Unless you’ve spent the last year or so in a cave, you know there are some major economic changes underway that are making restaurant business — or almost any business for that matter — a lot harder. Shift happens, you know.
One way where this shift is apparent is TV. Did you notice how many infomercial-type ads have now replaced the old stupid commercials with dancing pop cans and talking dogs? And we are not even talking Shopping Channel or QVC anymore. This is “normal” TV, like CNN or Fox.
Apparently, very few restaurants are catching on. Here’s just one example that is oh-so-typical.
Last weekend, my son played in a hockey tournament in London, Ontario. The management of the sports complex hosting the tournament has figured out a way to generate some revenue by offering sponsoring opportunities to local businesses.
Bad execution. On the part of advertisers.
This is a picture of the banner for a local pizzeria.
I bet Tony (or whoever owns that pizza business nowadays) spent a pretty penny to get that rink named after them and to put a beautiful banner up. Here’s the issue: I fail to see how they can even hope to get any restaurant marketing results this investment.
Let’s imagine I’m at the rink, I notice the banner and I decide to get a pizza. This is not an inconceivable thing to happen if I’m a parent who has just spent the last 3 hours after a long workday at a cold hockey rink watching a bunch of young Wayne Gretzkys skate around and try to get that puck with a little stick. Cooking is the last thing I’d want to do tonight and pizza would be a Godsend.
Well, there are at least several problems that I wouldn’t be able to overcome as a potential Tony’s customer:
- Since there is no phone number mentioned on the banner, how am I to call them and place an order?
- There is no indication of where this place is located either. An address would be very helpful, or better yet, a small map to tell me if that pizzeria is on my way home. None of that is present.
- How about the business hours? Some hockey practices extend into a very late evening. I wouldn’t want to veer away far from my route and come to the place only to see the “Closed” sign on the door.
- And, oh, wouldn’t it be nice to know about the delivery option? After all, what can be better than calling the pizza while your kid is changing up and pulling into your drive way just as your pizza has arrived?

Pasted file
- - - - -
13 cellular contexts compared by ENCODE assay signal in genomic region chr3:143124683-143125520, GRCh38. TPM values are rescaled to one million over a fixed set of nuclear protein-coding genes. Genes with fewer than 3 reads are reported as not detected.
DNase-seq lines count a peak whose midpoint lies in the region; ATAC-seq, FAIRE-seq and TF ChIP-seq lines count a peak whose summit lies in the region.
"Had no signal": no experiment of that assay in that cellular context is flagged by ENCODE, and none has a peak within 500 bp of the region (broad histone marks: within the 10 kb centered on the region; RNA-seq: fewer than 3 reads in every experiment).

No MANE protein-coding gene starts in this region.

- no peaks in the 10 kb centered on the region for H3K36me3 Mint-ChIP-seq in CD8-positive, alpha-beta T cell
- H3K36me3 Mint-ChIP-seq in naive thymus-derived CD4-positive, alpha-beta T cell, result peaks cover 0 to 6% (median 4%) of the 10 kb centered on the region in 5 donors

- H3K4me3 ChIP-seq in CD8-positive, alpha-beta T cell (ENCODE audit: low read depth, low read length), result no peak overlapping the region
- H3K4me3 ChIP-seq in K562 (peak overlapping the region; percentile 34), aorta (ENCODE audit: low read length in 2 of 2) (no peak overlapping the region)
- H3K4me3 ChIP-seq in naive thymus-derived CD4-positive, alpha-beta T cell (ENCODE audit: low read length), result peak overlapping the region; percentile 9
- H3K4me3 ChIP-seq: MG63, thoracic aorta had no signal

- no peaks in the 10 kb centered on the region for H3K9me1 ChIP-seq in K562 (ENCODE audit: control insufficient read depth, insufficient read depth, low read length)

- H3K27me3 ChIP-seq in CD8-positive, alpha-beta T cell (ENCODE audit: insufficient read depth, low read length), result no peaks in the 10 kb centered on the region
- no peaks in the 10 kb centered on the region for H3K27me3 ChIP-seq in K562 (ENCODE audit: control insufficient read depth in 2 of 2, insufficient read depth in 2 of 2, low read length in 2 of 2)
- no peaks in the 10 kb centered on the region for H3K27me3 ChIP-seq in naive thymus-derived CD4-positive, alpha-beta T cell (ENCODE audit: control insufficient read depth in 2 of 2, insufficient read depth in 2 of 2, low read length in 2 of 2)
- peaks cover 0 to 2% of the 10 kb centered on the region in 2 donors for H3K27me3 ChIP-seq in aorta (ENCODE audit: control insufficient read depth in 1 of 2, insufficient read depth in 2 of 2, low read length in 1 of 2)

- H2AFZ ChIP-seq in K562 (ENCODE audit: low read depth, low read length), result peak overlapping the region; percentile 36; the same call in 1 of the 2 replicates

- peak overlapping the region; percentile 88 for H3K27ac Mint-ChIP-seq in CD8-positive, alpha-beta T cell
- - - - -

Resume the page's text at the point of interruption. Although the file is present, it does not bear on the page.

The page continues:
- And last (which should probably be first), why should I order from Tony and not some other national and heavily-advertised pizza brand whose jingle and the phone number are engraved on every kid’s brain? (Nope, sorry, being in business since 1961 — or even 438 B.C. is not it. Nor is the claim of being “famous”.)
If you spend any money on restaurant marketing, make sure you give this marketing a chance to pay you back in new and repeat business.
Restaurant owners like to complain about all the things that they have tried and that didn’t work. If you listen to that chorus, nothing ever works. Advertising doesn’t work. Rink sponsorships don’t work. Newspaper ads don’t, and radio doesn’t either, to say nothing of the Yellow Pages. This doesn’t work, that doesn’t work.
And almost invariably, when you take a closer look, you see a poorly executed ad that is a variation of Tony’s Pizza banner, committing all the same restaurant marketing mistakes.
I’m sure Tony (or his successors) are totally convinced by now that local sports sponsorships don’t work. Yet this problem is of their own making. Their business is going to suffer. They will probably withdraw their backing next season. And everyone is going to lose:
- Tony’s because they’ll have fewer customers.
- The rink because they will lose a sponsor.
- Parents who will have to cook now on a night when it’s the last thing they’d rather do.
- The kids who’d rather have a pizza.
It’s time to get serious about your restaurant marketing. Almost any advertising media can be made to work. Just like any advertising media can lose you a lot of money if used recklessly.
Review your restaurant advertising and put yourself into your customers’ shoes. Are you making it too hard for them to give you their money?